Why is detailed zero-based budgeting important for mining companies? Why can we not simply use last year’s plans/actuals as a base for the next few years’ plans?
Consider the changes that are happening to the mine. Whether the mine is at an early, mid or late stage within its life cycle will lead to very different cost profiles and therefore requires detailed planning.
For example, take an open pit mine that is early in its life. The pit is relatively shallow; the waste dumps are small; and the haulage cycle is relatively short.
Move forward a few years and there will already be significant changes. Increased waste movement requires a larger number of equipment; deeper ore body requires a longer haul cycle; higher waste dumps also create a longer haul cycle; and ore grades are constantly changing meaning the processing plant has to adjust.
Let’s add a few more years onto the mine and again see how the mine has changed. There will be a much larger pit and deeper waste which continues to increase the haul cycle; changes in material density or mining below the water table; changes to the drilling and blasting requirements; longer haul cycles requiring additional support equipment to maintain the road conditions; and using stockpiles to blend the ore feed to the plant changes the processing requirements.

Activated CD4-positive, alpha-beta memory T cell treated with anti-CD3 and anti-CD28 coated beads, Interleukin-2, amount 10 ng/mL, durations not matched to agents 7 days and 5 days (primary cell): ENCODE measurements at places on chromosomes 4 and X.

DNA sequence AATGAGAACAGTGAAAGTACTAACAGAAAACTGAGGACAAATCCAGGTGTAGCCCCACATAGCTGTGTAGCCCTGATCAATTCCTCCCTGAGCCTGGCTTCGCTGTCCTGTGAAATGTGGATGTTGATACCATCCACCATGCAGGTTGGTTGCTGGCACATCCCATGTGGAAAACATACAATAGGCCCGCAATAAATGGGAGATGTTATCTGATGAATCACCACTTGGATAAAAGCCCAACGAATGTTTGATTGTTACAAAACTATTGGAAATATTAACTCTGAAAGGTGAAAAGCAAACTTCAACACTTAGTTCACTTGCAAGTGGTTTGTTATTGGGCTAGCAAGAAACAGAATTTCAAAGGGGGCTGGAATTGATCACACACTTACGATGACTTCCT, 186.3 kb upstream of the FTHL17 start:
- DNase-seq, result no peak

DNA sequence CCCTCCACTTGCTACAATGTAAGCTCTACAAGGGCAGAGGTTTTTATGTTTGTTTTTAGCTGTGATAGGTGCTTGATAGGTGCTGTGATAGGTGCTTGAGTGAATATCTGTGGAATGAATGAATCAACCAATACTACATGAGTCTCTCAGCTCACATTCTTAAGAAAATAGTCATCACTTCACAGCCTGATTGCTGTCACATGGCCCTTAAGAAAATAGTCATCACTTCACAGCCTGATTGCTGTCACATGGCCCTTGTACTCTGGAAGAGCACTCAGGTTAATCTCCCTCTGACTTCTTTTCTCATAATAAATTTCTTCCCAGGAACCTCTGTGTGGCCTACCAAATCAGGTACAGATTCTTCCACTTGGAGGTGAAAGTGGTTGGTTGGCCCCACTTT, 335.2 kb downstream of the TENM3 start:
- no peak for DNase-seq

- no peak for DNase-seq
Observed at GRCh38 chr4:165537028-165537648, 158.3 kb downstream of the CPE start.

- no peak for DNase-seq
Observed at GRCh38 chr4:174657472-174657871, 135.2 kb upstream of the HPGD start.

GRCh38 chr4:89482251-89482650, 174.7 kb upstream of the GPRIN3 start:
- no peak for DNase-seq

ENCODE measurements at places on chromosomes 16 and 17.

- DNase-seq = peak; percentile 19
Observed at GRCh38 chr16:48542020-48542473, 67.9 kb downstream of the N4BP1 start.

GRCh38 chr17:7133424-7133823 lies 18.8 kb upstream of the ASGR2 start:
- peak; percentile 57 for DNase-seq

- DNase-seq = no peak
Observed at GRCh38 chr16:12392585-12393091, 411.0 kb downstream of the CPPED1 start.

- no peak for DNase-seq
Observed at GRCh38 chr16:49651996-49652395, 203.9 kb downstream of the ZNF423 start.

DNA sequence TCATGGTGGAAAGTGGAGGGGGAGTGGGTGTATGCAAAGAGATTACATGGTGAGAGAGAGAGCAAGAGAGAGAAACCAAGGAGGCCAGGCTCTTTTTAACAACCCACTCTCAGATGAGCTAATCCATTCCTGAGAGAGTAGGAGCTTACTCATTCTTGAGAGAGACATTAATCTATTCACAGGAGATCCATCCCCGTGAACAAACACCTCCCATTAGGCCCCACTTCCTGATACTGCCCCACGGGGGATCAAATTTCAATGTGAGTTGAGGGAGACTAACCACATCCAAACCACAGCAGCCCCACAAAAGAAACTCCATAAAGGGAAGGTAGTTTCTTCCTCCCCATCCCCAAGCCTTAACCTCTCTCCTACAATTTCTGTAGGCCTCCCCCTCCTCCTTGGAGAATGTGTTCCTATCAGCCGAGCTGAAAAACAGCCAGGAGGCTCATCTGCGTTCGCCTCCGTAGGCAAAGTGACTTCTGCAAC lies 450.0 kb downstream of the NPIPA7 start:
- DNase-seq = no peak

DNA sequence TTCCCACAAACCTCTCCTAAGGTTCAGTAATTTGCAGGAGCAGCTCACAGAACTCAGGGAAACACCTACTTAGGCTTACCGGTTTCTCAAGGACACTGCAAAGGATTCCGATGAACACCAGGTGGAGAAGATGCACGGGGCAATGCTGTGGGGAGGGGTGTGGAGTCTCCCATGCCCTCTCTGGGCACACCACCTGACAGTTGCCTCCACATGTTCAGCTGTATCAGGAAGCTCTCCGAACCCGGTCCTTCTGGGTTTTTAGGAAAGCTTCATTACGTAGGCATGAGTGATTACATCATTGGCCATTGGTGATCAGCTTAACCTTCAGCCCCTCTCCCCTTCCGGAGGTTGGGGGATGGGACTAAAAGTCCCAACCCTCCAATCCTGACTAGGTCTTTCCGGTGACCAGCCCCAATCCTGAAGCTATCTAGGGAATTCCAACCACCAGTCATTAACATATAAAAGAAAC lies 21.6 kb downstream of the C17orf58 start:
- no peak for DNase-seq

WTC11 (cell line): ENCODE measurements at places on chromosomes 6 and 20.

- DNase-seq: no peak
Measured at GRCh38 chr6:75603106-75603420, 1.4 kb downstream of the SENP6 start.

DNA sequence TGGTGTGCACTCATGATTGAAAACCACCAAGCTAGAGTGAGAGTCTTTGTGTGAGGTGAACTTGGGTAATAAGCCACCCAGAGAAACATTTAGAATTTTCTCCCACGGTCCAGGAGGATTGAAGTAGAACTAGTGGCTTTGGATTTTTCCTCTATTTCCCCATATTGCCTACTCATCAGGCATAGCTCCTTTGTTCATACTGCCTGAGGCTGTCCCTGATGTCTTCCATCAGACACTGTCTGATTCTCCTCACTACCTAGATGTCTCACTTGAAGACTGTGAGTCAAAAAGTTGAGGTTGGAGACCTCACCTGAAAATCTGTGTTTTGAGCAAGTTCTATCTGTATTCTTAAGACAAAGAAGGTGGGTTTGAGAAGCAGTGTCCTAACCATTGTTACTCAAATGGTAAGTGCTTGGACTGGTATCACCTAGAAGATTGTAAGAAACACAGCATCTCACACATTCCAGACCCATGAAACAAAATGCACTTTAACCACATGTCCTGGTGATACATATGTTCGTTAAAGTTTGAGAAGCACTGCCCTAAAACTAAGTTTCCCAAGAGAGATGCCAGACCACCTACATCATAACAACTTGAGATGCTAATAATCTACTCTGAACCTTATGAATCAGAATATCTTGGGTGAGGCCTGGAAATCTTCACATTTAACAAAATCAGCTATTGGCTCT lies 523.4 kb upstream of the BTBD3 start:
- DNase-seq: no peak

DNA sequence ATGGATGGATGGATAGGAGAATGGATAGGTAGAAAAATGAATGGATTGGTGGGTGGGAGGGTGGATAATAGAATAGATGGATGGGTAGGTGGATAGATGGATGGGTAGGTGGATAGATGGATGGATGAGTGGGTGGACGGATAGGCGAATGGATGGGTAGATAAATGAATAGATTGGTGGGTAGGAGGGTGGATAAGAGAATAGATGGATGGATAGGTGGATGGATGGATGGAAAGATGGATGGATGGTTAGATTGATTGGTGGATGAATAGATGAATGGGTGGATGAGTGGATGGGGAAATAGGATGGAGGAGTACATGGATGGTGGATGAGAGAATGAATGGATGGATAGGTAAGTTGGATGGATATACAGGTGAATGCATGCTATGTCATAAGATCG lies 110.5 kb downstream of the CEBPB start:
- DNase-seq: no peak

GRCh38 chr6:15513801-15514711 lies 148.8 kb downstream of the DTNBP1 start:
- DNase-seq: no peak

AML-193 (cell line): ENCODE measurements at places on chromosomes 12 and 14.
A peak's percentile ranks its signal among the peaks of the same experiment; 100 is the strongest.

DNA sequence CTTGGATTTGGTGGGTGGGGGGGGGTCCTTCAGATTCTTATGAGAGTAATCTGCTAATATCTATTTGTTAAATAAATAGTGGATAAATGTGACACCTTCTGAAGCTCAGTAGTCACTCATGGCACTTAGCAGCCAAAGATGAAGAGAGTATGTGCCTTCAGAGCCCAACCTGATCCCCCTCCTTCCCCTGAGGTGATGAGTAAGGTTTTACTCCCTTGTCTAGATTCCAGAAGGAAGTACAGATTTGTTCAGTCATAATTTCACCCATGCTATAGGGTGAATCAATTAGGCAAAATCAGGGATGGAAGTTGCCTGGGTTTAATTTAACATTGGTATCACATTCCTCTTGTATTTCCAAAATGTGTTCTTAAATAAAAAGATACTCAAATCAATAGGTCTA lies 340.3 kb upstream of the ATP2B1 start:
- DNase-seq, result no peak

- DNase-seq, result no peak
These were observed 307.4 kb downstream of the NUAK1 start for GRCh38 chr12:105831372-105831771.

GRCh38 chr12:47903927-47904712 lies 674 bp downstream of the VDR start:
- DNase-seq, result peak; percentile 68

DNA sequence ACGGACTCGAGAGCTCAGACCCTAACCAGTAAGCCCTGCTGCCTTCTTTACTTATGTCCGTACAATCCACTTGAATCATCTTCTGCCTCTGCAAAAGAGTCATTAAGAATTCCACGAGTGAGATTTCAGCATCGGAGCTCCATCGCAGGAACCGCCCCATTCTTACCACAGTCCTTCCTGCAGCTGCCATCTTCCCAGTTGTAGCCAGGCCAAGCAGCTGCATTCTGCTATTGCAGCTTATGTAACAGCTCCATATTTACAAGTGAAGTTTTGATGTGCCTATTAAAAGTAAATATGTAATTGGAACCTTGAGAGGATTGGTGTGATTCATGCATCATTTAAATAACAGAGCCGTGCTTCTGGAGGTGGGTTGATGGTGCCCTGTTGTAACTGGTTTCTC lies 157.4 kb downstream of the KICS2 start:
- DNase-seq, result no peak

Then as we move towards the end of this mine’s life it is now very different from where it started. A very deep pit increases the wall stability risk and therefore cost to maintain the conditions; long inclined haul roads increase the wear and tear on the truck fleet; much larger waste dumps require increased rehabilitation; and constant changes in the ore being processed lead to different tailings handling requirements.
The key point here is: To maintain production and profitability of a mine requires a different mix of cost and revenue every year!
Now consider this across a business that has 5, 10 or even 20 mine sites, along with logistic networks and ports. It is essential that this environment is planned with clear visibility, governance and trust.
So what is zero-based budgeting and how is it applied to mining? Zero-based budgeting is a process of evaluating the need to perform every activity within an organisation and then understanding what drives the costs of those activities. Only once the physical plan of activities is completed do you apply the cost rates in the budget.
Therefore, in the mining industry, a zero-based budget is one where the physical plan and sequence of mining and processing activities – “the mine plan” – forms the basis of the budget from which you apply the various costing rates to those cost drivers.
As shown above, the physical production activities and the physical characteristics of the waste and ore material are constantly changing year on year so using last year’s actuals, plus or minus a few percent is simply not acceptable in a business that has such variation. Therefore, a zero-based budgeting approach is critical to ensure true cost control within a mining business.